Launched in 2020, YourCase is an online tool to help victim-survivors of family violence prepare for court. It provides clear and accessible information about every stage of the court journey. It’s simple, secure and free to use. As a team, we keenly observed recommendations coming out of the Victorian Royal Commission into Family Violence, particularly those relating to technology and the court experience for victim-survivors. One of its key recommendations lead us to question how we might, as designers, empower victim-survivors and minimise further trauma in the lead-up to their day in court and beyond.
YourCase doesn’t aim to change the court system itself, and it can't impact the outcome of cases, but it can give victim-survivors the knowledge they need for a better experience, one in which they are more informed, in control and feel better about their day in court. That’s our mission.
We were supported in this vision by the Public Sector Innovation Fund, which saw YourCase as a way of bridging the experience across service providers. This proved to be the spark that helped pull together a coalition of partners to start exploring the problems and possible solutions.
The terms ‘human-centered’ and ‘justice experience’ were new concepts at the time, so we had to create a framework for our partners to work together in a safe but experimental way. As a result we created a dedicated project space at Portable and established a weekly workshop environment that brought our partners together to conduct research, user testing and to design possible solutions.
Of critical importance, we had a victim-survivor join our design team who had lived experience to draw from, and this helped ensure we were always viewing processes, operations, opinions and insights through the perspective of the people who would be using our product.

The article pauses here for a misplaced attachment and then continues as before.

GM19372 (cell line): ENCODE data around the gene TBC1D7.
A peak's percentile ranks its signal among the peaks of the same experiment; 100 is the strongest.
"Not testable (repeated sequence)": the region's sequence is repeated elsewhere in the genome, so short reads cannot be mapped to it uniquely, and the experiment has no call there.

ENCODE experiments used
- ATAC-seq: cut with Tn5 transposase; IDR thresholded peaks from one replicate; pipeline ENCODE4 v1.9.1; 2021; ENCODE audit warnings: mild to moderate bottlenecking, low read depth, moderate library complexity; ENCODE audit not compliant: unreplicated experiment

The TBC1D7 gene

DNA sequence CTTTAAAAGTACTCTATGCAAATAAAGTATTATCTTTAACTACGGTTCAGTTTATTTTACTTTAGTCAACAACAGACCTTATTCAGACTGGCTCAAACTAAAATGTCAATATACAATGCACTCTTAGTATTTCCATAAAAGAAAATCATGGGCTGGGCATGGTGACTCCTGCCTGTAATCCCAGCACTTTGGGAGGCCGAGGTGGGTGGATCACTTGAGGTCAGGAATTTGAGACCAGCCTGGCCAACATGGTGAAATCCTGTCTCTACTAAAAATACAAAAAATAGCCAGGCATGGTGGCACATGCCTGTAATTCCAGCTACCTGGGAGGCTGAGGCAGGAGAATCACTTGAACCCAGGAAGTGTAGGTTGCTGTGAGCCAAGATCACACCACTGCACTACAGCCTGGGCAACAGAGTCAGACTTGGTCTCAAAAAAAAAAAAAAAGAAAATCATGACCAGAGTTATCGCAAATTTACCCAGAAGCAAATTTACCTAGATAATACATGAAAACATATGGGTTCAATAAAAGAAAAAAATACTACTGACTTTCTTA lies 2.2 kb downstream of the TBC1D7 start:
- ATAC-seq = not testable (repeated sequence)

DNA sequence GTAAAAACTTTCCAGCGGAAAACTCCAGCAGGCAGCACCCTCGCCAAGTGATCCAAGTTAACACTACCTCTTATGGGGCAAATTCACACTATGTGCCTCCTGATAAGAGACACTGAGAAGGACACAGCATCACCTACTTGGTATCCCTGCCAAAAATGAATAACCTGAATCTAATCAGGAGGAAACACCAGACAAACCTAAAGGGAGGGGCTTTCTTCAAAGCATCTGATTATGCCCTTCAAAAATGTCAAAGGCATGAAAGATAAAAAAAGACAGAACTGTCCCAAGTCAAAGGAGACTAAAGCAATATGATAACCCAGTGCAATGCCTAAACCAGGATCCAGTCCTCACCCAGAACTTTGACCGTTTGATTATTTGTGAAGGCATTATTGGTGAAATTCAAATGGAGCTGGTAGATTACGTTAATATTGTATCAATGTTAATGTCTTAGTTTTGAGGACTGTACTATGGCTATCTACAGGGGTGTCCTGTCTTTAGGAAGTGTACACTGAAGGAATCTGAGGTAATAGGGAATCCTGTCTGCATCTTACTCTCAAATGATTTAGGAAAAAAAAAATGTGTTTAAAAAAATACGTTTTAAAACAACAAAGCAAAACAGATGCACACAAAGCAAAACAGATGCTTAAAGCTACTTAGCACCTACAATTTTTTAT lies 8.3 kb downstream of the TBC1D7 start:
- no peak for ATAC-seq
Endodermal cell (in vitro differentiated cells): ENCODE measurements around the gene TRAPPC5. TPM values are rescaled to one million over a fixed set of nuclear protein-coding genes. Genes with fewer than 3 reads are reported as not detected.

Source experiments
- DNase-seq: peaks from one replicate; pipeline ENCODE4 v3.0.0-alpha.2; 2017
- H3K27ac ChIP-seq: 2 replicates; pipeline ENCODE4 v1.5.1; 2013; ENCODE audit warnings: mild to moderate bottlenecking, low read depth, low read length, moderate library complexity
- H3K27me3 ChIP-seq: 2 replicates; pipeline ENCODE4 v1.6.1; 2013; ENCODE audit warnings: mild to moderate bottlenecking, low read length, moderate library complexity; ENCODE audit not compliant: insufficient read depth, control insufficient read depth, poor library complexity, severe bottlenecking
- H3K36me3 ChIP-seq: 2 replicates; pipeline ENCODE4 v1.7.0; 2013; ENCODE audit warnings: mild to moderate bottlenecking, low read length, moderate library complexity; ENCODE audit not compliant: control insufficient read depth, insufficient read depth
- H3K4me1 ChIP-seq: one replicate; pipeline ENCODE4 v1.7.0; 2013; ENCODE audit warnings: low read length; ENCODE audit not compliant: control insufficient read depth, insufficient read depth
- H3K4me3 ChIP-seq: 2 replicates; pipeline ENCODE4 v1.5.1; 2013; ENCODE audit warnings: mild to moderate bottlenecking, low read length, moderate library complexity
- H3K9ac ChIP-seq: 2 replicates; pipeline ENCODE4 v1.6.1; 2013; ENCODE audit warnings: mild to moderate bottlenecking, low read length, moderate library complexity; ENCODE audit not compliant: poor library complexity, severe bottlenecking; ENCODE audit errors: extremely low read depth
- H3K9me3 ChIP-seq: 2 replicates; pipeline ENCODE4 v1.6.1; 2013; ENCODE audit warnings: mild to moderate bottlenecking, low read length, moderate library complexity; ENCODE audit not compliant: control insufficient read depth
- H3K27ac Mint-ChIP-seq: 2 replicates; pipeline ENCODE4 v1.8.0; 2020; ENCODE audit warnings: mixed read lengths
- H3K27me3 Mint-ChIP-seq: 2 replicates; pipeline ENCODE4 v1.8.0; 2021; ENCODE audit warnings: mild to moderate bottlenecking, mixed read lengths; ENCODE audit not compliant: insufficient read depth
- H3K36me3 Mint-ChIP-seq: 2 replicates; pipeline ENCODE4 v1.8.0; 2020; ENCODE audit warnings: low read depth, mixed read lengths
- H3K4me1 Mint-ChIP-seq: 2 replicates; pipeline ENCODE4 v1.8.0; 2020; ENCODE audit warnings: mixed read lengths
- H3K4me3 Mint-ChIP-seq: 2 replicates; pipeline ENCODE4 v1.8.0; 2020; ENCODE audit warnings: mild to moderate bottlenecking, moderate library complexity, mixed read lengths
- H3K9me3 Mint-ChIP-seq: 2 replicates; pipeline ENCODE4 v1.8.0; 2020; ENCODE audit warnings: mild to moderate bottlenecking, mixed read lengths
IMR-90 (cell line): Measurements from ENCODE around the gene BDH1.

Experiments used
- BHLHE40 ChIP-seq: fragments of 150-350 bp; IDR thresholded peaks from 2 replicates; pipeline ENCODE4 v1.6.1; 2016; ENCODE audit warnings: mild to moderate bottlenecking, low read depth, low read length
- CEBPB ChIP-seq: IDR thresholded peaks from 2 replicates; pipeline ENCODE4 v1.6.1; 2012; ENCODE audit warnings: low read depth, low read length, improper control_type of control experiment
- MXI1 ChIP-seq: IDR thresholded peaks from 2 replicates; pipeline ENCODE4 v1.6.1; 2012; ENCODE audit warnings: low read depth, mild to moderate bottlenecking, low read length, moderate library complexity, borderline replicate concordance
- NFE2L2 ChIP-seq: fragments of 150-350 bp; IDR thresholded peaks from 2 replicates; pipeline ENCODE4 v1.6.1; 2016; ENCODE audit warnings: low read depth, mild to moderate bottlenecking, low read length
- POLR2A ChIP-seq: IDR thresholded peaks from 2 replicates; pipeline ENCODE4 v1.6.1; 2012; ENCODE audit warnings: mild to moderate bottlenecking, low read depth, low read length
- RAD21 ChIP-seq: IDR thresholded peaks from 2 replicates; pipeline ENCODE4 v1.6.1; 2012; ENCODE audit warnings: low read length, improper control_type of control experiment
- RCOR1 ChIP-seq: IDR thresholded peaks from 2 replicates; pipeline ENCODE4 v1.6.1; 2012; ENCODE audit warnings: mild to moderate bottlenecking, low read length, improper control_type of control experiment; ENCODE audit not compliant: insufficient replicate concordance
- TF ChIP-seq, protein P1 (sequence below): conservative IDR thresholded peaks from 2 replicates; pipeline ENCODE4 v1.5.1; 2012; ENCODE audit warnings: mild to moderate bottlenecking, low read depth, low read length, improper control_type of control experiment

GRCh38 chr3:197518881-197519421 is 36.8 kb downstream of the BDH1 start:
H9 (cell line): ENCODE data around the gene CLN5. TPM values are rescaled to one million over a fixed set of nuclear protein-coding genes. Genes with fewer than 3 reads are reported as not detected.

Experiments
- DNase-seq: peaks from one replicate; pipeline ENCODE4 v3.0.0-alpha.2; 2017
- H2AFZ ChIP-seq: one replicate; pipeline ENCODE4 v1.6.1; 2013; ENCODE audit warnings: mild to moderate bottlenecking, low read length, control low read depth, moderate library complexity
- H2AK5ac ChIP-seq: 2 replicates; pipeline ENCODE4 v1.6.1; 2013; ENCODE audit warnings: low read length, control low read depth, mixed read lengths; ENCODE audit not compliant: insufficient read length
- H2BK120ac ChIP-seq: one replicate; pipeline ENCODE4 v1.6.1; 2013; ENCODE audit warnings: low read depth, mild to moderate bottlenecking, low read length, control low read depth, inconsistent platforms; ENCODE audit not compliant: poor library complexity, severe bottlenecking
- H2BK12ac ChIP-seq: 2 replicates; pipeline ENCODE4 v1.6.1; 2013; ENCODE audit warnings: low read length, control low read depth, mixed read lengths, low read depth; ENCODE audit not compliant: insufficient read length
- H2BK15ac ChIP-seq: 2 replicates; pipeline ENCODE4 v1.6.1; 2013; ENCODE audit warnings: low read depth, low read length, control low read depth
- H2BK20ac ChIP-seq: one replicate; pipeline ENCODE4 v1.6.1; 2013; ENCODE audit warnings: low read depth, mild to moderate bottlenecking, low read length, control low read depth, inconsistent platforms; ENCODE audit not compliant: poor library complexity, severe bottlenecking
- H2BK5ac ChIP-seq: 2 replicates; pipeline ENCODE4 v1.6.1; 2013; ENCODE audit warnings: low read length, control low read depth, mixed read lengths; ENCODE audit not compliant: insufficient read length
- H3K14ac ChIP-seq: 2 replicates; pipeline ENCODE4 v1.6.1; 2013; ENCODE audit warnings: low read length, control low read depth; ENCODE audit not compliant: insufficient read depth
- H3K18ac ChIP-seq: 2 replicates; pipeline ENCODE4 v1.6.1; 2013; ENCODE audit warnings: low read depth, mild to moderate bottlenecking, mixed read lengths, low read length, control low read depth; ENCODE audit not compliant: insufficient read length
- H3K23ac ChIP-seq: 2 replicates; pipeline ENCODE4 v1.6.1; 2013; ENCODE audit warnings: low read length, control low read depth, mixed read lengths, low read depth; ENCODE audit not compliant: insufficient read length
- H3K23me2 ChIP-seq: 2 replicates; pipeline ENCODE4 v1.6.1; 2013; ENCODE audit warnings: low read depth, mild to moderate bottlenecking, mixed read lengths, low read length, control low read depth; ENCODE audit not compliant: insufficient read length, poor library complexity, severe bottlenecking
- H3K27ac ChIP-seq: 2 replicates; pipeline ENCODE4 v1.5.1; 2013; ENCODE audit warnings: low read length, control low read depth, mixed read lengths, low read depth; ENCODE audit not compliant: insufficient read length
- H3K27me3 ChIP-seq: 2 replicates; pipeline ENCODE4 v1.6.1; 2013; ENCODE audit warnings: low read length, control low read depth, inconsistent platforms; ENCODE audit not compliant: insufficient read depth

Over a six month period, this process brought together:
- Police prosecutors to understand how victim-survivors intersect with police throughout their journey
- Victorian Legal Aid case workers, to identify the issues that their clients were experiencing within the court system
- Registry staff from Victorian courts in order to get a sense of system issues that lie beneath the user experience of family violence applicants and respondents
- Case-workers from Berry Street, to understand how referrals were taking place between their service and the Heidelberg Magistrates Court
- A court Magistrate and their support staff to explore the experience from an administrative perspective
- Members of staff from Safe Steps who took us through the referral process
- Other victim-survivors with lived experience so we could understand their experiences and to test our prototypes with users
Along with this we also conducted:
- Site visits to specialist family violence courts as well as magistrates courts in both city and regional settings
- Site visits and in-depth systems analysis of the Victorian Civil and Administrative Tribunal (VCAT) to determine how victim-survivors might navigate across multiple hearings, i.e. evictions
- Site visits, systems analysis, contextual observation and interviews at the Federal Family Court, working in conjunction with the Family Advocacy and Support Services (FASS) team at Victorian Legal Aid
- Explorations into the juvenile justice system and Children’s Court to explore the impact of the family violence experience on children
- Workshops to articulate user needs, create user personas and define areas of opportunity
- A comprehensive literature review of existing work in the sector to gather insights and to ensure that no duplication occurred
Through this process we created multiple prototypes of varying fidelity to test our assumptions on a range of participants. Starting out with a paper prototype, we gradually increased the fidelity into a series of clickable, high-fidelity wireframes, which we shared with the design group, as well as with the Victim Survivors Advisory Council, chaired by advocate Rosie Batty and Family Violence Command at Victoria Police.